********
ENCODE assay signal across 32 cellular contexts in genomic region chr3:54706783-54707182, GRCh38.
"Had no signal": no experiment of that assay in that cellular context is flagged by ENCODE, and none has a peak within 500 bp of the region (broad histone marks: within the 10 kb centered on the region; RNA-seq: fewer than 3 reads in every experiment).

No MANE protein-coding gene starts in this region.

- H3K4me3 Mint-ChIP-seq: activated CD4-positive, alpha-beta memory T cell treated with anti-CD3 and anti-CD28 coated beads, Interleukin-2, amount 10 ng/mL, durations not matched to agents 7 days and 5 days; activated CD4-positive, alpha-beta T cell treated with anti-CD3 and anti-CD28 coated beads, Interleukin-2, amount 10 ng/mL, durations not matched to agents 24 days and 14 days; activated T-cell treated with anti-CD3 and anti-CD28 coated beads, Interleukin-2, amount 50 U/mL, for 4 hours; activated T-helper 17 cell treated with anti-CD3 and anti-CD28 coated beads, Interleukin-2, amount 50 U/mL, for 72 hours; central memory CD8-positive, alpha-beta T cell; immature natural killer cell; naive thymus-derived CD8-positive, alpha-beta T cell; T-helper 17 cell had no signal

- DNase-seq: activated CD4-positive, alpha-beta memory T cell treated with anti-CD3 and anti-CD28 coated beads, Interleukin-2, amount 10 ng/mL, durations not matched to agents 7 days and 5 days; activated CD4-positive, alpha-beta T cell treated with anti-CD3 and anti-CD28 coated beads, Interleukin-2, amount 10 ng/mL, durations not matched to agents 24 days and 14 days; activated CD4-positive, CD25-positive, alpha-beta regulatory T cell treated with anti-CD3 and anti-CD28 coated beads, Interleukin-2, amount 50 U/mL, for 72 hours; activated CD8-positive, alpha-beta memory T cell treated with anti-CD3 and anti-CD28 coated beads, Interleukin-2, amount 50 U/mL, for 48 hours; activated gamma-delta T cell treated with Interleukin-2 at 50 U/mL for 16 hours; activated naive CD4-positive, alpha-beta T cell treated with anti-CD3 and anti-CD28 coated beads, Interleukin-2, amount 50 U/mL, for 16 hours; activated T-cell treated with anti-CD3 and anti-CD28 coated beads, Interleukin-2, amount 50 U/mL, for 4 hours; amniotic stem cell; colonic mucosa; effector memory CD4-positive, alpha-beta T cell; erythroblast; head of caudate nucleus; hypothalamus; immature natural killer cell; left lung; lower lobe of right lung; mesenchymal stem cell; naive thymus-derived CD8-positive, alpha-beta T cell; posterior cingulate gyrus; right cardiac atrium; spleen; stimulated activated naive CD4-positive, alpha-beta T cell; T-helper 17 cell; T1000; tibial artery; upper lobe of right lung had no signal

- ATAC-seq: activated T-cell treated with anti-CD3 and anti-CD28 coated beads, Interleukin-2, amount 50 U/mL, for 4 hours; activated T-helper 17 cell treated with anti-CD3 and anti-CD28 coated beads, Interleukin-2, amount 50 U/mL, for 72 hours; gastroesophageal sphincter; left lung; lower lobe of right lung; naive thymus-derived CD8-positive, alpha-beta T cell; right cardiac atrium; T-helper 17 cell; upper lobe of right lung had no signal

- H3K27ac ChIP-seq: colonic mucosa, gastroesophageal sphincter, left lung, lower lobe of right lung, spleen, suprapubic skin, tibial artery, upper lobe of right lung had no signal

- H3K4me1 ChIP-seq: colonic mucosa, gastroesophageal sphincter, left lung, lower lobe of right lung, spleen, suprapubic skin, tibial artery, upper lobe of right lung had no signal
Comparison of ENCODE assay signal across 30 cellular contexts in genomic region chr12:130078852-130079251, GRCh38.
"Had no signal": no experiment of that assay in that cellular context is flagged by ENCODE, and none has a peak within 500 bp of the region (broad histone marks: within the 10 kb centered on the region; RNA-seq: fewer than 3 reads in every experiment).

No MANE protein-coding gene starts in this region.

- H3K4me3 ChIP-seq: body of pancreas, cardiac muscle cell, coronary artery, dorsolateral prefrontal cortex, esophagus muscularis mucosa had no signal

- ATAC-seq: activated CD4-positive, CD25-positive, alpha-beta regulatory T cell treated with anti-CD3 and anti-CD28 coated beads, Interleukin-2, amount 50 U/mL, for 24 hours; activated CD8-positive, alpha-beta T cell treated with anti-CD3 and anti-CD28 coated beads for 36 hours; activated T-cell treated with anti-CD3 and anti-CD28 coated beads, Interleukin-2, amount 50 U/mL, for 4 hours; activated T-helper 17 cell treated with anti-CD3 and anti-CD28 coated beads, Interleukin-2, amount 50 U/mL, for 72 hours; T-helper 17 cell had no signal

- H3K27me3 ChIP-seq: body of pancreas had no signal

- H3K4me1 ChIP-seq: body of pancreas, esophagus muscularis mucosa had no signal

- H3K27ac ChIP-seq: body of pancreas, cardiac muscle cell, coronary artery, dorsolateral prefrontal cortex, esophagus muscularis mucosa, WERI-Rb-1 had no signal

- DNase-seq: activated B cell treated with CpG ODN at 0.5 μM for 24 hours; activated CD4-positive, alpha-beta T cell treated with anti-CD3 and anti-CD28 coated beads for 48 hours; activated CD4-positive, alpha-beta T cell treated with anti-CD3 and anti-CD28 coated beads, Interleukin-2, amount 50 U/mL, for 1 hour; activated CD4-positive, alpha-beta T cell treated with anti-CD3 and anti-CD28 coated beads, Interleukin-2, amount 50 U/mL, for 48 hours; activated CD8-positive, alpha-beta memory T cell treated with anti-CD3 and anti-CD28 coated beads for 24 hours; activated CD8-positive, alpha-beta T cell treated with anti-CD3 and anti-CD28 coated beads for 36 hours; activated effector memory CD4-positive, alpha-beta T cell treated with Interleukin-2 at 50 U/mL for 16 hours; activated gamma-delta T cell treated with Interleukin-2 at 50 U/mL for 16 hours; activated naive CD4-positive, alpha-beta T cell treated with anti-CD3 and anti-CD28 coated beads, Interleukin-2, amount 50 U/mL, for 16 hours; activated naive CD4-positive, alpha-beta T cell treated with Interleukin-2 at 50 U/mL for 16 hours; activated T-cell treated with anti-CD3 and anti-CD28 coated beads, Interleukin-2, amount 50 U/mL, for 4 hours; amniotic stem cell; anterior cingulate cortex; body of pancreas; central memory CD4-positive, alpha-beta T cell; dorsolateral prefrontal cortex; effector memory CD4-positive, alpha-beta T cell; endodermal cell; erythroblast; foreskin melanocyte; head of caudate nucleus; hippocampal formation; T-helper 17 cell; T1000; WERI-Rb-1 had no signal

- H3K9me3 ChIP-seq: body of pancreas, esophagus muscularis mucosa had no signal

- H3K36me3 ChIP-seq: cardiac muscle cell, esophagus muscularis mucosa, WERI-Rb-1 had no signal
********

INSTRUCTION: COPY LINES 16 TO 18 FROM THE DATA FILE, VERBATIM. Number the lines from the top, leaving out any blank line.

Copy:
- H3K27ac ChIP-seq: body of pancreas, cardiac muscle cell, coronary artery, dorsolateral prefrontal cortex, esophagus muscularis mucosa, WERI-Rb-1 had no signal

- DNase-seq: activated B cell treated with CpG ODN at 0.5 μM for 24 hours; activated CD4-positive, alpha-beta T cell treated with anti-CD3 and anti-CD28 coated beads for 48 hours; activated CD4-positive, alpha-beta T cell treated with anti-CD3 and anti-CD28 coated beads, Interleukin-2, amount 50 U/mL, for 1 hour; activated CD4-positive, alpha-beta T cell treated with anti-CD3 and anti-CD28 coated beads, Interleukin-2, amount 50 U/mL, for 48 hours; activated CD8-positive, alpha-beta memory T cell treated with anti-CD3 and anti-CD28 coated beads for 24 hours; activated CD8-positive, alpha-beta T cell treated with anti-CD3 and anti-CD28 coated beads for 36 hours; activated effector memory CD4-positive, alpha-beta T cell treated with Interleukin-2 at 50 U/mL for 16 hours; activated gamma-delta T cell treated with Interleukin-2 at 50 U/mL for 16 hours; activated naive CD4-positive, alpha-beta T cell treated with anti-CD3 and anti-CD28 coated beads, Interleukin-2, amount 50 U/mL, for 16 hours; activated naive CD4-positive, alpha-beta T cell treated with Interleukin-2 at 50 U/mL for 16 hours; activated T-cell treated with anti-CD3 and anti-CD28 coated beads, Interleukin-2, amount 50 U/mL, for 4 hours; amniotic stem cell; anterior cingulate cortex; body of pancreas; central memory CD4-positive, alpha-beta T cell; dorsolateral prefrontal cortex; effector memory CD4-positive, alpha-beta T cell; endodermal cell; erythroblast; foreskin melanocyte; head of caudate nucleus; hippocampal formation; T-helper 17 cell; T1000; WERI-Rb-1 had no signal

- H3K9me3 ChIP-seq: body of pancreas, esophagus muscularis mucosa had no signal